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Revolianism and the Revolian Identity

There is a common misconception that your sexual orientation can be easily deducted from the way that you present yourself on the outside. Therefore, the lack of diverse representation can contribute to the old idea of putting people into boxes.

Why does society believe that heterosexual people have to conform to gender roles and gender stereotypes in order to “look straight”? Why is society opposed to the belief that straight men can wear makeup, have long hair, shave, wear bright colors? Why do they believe that it somehow takes away from their attraction to women? And why are they opposed to the belief that straight women can be muscular, not wear makeup, have short hair and be strong? The answer is simple. Sexism.

The outdated view of heterosexuality that is prevalent in our society thrives on the classic traditional (with a bit of power imbalance) dynamic of hyper masculine dominant aggressive male- hyper feminine submissive smaller female. This pattern has become so normalized, that society has come to question the validity of others who go out of it.

If a cis straight woman is attracted to men, why does she dress like them? If a cis straight man is attracted to women, why does he want to look like them? What does looking like a woman or looking like a man even mean? These are just social constructs.

These questions stem from the fact that society is not very educated on the topic of Revolianism and the revolian identity.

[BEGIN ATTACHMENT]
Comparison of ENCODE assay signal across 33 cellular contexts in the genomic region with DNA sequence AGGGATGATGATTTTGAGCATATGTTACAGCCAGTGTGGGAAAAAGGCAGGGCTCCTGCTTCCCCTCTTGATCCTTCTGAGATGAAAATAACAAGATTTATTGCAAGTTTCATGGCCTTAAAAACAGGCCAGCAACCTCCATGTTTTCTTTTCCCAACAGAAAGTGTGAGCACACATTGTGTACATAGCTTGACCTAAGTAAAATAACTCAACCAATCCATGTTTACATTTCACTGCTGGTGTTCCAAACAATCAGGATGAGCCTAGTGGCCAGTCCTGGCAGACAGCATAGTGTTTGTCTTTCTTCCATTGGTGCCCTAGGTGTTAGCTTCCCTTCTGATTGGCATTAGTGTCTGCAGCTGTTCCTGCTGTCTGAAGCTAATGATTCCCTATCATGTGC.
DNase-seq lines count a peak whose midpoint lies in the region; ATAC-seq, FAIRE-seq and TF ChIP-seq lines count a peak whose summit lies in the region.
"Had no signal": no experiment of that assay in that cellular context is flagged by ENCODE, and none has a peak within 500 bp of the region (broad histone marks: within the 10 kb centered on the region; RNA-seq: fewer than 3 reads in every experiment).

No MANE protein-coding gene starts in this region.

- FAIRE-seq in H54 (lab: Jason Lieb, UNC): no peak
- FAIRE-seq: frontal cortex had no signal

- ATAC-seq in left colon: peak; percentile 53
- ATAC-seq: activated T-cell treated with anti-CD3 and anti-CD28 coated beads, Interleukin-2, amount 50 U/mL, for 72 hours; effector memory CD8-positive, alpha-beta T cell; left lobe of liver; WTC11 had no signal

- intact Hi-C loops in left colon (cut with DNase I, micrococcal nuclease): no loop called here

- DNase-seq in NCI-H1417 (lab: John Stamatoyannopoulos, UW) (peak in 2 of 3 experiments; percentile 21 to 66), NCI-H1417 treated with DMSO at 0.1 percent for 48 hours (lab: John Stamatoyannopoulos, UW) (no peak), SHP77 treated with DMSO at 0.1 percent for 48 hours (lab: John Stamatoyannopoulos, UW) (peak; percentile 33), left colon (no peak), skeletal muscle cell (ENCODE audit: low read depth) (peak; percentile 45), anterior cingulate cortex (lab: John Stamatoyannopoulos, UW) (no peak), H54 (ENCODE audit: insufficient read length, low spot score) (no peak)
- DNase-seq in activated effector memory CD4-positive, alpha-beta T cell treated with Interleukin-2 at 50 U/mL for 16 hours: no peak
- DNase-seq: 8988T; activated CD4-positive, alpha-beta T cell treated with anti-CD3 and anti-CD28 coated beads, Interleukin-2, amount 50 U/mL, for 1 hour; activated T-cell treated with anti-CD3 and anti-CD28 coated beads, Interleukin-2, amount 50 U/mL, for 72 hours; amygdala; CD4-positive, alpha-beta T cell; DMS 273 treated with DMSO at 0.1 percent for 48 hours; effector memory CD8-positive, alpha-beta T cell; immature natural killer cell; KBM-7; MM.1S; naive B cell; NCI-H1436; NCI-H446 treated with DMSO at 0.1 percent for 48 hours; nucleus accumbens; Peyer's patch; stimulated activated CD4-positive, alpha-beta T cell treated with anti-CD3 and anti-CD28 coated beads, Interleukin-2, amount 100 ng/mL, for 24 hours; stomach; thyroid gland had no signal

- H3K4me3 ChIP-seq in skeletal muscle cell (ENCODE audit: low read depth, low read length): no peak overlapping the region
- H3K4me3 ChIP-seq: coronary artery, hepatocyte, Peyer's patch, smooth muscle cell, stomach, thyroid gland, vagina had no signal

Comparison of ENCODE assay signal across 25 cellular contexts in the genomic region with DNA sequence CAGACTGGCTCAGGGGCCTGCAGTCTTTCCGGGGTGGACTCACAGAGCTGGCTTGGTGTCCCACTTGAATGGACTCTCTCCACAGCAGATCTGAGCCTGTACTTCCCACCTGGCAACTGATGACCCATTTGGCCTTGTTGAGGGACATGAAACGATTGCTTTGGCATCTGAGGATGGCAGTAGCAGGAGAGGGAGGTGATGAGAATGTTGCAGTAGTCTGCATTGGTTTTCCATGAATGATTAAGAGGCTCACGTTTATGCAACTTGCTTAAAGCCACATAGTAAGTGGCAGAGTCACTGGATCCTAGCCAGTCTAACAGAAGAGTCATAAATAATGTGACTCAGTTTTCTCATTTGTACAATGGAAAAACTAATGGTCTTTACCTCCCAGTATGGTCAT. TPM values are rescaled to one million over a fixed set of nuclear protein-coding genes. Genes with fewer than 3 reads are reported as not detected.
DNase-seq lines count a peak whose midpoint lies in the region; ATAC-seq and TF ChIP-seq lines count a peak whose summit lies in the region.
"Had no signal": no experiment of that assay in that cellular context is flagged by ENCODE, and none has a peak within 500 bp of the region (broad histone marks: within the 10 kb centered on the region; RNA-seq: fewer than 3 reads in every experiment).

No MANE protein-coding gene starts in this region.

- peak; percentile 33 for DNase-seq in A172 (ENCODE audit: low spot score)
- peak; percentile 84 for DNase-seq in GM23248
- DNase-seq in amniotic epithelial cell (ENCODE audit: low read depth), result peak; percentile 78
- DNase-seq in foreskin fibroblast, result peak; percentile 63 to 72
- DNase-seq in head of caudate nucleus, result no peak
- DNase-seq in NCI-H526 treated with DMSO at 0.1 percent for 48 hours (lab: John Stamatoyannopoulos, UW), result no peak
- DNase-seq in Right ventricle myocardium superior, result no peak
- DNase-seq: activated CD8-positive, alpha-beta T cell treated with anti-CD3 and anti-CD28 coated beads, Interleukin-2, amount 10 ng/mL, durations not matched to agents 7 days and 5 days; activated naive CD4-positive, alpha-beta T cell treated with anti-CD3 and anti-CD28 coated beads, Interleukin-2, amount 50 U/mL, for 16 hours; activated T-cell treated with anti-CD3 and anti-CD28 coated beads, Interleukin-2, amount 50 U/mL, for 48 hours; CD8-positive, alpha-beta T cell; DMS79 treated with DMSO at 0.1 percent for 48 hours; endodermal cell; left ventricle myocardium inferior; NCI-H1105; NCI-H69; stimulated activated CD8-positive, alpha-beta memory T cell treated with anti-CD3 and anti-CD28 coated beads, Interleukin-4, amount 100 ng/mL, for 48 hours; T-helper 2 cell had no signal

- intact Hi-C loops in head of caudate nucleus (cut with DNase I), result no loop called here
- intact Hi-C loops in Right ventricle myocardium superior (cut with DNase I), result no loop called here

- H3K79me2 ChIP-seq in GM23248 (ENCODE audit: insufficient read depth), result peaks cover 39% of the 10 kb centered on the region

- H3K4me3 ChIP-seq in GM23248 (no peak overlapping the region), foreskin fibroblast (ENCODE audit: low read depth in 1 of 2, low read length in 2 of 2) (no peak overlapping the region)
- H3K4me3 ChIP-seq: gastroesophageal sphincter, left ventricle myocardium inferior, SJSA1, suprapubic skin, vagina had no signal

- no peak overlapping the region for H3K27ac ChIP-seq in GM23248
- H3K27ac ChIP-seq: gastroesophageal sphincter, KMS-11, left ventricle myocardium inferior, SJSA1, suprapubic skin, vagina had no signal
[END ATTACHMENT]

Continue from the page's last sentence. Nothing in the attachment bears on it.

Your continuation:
Revolianism is a concept which supports the idea that just because somebody is cis and heterosexual, they should not feel pressured to be conforming to gender stereotypes and gender roles in order to signal their sexual orientation. Moreover, the core belief that sexual orientation cannot be simply indicated by the way somebody looks goes hand in hand with the idea that assumptions end up creating boxes that people are involuntarily put in. People who go out of the expectation box tend to face violence both online and offline, so besides giving more media representation to revolians, we aim to fight the problems that they face due to the struggles that come with this identity.

As somebody who has been verbally harassed and yelled at on the street because as a woman, I cut my hair short and started wearing more masculine clothes (because they made me feel more comfortable and they were more baggy and nowhere as revealing as women’s clothes), I can firmly say that when you are being targeted for being different, nobody questions your sexual orientation first. Nobody cares if you are straight, if you don’t conform to gender stereotypes, you will have to “face the consequences”. And yet, I am one of the luckier ones. Point is, people could not care less if a man with elbow length hair who wore makeup was straight, if they want to judge, be hateful and aggressive, they will do it regardless.

There is also the belief that gay men must be feminine or that lesbians must be masculine- that is again a stereotype. Gay men can be very masculine, just like lesbians can be feminine. But the same way that these people have their sexuality assumed to be straight by the way they look, so do revolians have their sexuality assumed to not be straight due to their appearances.

These sexual orientation stereotypes end up create false impressions about people and keep people feeling like they need to be looking a certain way to in order to be in line with what society perceives their sexual orientation to be.

Let’s embrace the idea that times have changed! Nobody should feel imprisoned to be conforming to a stereotype in order to feel “like part of the group”. People should be allowed to look the way they feel like it best represents them.

No more preconceived notions, no more prejudice, no more assumptions and no more outdated views!

This article was submitted by Ana Badea

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